Prevalence of carpal tunnel syndrome among dairy workers

Authors

  • Anuja Patil MS, PT,

    1. Department of Environmental and Radiological Health Sciences, College of Veterinary Medicine and Biomedical Sciences, Colorado State University, Fort Collins, Colorado
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  • John Rosecrance PhD, PT, CPE,

    Corresponding author
    1. Department of Environmental and Radiological Health Sciences, College of Veterinary Medicine and Biomedical Sciences, Colorado State University, Fort Collins, Colorado
    • 1681 Campus Delivery, Colorado State University, Fort Collins, CO80523.
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  • David Douphrate PhD, PT, MBA,

    1. University of Texas School of Public Health, San Antonio Regional Campus, San Antonio, Texas
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  • David Gilkey PhD, DC, CPE

    1. Department of Environmental and Radiological Health Sciences, College of Veterinary Medicine and Biomedical Sciences, Colorado State University, Fort Collins, Colorado
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  • Disclosure statement: The authors report no conflicts of interests.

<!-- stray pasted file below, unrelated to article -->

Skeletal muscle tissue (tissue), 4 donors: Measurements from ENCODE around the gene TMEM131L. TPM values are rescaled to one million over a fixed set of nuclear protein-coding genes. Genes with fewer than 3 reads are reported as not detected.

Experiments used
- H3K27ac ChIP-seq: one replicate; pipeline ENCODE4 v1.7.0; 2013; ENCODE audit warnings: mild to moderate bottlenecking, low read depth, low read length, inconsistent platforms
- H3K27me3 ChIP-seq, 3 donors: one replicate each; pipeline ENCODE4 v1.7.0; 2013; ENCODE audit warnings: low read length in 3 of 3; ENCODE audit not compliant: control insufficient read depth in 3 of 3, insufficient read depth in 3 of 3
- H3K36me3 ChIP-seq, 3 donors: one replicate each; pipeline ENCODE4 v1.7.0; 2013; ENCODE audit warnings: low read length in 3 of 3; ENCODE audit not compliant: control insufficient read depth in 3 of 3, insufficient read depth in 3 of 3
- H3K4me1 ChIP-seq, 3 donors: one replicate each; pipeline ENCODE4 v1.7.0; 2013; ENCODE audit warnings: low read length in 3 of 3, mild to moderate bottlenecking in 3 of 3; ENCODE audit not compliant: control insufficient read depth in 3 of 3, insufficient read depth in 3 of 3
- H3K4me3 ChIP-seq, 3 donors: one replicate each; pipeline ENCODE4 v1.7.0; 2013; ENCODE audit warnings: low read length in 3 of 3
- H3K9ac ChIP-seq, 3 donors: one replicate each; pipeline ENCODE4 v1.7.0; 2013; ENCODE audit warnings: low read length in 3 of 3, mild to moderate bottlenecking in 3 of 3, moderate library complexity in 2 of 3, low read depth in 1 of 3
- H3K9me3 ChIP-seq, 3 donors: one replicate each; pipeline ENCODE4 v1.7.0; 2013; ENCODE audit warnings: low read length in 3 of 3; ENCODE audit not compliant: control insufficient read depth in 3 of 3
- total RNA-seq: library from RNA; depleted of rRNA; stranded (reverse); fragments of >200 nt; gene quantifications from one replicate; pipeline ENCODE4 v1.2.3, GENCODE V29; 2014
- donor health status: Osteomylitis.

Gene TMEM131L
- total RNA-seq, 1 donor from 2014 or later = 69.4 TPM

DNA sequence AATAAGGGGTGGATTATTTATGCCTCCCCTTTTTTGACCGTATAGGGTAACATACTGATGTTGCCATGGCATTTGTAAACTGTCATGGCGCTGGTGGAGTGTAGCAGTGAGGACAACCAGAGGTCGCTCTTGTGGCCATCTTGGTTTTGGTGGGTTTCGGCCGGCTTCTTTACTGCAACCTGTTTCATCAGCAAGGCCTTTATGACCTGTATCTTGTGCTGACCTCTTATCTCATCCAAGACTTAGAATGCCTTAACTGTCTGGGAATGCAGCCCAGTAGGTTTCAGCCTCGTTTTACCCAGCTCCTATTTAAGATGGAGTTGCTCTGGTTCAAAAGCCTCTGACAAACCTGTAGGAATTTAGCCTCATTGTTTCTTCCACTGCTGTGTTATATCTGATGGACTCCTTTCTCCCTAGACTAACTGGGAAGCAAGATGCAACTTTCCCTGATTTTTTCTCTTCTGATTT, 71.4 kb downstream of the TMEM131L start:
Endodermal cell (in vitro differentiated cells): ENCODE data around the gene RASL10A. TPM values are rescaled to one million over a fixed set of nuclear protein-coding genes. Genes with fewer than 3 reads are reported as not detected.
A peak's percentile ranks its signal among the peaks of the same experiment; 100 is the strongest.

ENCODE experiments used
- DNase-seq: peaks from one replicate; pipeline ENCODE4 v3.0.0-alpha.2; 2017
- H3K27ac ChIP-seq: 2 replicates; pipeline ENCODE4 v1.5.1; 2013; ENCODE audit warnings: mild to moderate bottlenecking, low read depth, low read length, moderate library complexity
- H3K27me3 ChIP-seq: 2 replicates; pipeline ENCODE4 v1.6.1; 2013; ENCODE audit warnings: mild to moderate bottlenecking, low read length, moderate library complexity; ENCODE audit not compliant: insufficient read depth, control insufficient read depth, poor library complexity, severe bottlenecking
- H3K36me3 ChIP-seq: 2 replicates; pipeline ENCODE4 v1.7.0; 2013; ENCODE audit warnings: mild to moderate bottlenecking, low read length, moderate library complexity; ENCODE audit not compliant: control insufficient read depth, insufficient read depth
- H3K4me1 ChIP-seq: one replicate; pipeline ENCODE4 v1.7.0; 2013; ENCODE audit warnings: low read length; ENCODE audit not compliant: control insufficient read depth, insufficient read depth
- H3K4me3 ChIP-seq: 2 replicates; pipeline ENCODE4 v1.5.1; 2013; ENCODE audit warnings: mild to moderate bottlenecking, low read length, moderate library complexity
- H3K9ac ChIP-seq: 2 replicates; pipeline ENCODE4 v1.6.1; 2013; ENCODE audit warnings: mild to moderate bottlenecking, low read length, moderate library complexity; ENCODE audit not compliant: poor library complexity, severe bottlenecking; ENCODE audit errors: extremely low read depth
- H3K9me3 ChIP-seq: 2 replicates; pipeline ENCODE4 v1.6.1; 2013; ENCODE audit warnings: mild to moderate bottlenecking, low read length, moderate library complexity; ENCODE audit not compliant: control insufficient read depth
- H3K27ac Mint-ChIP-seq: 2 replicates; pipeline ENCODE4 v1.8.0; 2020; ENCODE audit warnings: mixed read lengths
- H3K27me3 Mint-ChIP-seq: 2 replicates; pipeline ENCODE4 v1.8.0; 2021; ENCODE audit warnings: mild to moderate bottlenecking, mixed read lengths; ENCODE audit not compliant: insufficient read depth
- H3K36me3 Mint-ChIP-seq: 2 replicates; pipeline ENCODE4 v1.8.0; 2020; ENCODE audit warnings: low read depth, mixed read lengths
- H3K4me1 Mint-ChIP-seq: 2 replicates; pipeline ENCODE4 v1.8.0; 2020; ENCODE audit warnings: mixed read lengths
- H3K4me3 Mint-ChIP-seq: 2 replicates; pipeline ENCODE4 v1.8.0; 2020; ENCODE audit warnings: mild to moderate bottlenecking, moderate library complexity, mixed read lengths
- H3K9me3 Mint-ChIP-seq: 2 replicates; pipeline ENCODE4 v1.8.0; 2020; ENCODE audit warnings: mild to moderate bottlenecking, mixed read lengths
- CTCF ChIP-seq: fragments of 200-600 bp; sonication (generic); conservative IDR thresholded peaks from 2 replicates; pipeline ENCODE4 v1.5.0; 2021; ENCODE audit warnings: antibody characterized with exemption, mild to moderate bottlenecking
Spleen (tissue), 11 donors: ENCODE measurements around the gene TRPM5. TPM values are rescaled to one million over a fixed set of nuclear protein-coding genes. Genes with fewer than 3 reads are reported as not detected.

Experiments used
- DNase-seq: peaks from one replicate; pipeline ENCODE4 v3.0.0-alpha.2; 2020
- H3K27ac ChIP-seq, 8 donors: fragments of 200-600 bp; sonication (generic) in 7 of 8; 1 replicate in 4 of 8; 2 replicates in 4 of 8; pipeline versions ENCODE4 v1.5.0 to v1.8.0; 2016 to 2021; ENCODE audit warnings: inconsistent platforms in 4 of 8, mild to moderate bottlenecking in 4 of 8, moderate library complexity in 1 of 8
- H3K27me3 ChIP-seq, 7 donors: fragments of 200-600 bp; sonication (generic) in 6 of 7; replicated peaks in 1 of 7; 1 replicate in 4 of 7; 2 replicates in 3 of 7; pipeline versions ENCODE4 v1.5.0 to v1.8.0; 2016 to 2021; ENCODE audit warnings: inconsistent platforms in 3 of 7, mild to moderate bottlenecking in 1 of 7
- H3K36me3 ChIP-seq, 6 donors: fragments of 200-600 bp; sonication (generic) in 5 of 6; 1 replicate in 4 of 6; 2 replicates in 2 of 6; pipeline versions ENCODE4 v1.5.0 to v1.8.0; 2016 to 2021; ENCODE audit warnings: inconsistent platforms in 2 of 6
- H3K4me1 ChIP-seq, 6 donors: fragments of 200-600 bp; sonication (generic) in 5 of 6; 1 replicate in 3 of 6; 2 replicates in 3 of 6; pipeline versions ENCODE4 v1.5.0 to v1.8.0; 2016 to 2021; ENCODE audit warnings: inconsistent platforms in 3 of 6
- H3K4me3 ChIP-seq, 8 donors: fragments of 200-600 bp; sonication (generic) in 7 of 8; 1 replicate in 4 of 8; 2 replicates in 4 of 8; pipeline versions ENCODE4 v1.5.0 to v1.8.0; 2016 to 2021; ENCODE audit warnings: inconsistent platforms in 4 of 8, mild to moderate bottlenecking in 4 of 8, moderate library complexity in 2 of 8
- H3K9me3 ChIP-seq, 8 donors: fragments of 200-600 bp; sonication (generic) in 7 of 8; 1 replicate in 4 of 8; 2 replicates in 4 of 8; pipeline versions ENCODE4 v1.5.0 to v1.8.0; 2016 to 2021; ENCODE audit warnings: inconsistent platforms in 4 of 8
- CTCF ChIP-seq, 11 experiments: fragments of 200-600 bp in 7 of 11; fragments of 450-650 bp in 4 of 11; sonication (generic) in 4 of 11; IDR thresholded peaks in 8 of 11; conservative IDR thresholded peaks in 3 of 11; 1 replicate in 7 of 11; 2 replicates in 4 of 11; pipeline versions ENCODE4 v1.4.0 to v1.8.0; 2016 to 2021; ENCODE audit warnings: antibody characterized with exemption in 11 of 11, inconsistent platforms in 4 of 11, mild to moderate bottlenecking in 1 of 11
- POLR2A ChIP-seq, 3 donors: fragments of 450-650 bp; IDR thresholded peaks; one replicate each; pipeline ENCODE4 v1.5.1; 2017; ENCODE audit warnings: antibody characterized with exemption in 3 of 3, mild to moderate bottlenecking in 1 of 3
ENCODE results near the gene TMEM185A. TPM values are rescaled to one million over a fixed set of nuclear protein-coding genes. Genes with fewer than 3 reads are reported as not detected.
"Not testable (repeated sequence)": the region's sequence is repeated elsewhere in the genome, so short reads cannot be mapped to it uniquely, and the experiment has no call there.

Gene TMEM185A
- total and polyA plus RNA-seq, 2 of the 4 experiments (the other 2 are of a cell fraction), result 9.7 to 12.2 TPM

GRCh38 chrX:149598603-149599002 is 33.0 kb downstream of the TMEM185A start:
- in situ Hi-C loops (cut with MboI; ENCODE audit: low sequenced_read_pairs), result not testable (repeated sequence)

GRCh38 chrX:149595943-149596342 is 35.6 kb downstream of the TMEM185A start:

• Institution at which the work was performed: Colorado State University.

Abstract

Background

The purpose of this study was to determine the prevalence of carpal tunnel syndrome (CTS) among dairy workers.

Methods

Sixty-six dairy parlor workers and 58 non-parlor workers at dairies in Texas, New Mexico, and Colorado participated in structured interviews regarding demographics, work history, and hand symptoms. All participants had nerve conduction studies performed on both hands across the carpal tunnel. A CTS case definition was based on the presence of characteristic CTS symptoms and an abnormal median mononeuropathy across the carpal tunnel.

Results

The prevalence of CTS among the dairy parlor workers was 16.6% and 3.6% among non-parlor workers. The difference was found to be statistically significant (P < 0.05) with an odds ratio of 5.3, CI (1.1–25.5).

Conclusions

The results of this study indicate that CTS is a significant challenge for dairy parlor workers. The prevalence of CTS was found to be significantly higher among dairy workers performing tasks in the milking parlor as opposed to workers performing tasks in other areas of the dairy farm. The results emphasize the need for administrative and engineering controls to limit the exposure to physical risk factors that are associated with upper limb disorders such as CTS. Am. J. Ind. Med. 55:127–135, 2012. © 2011 Wiley Periodicals, Inc.

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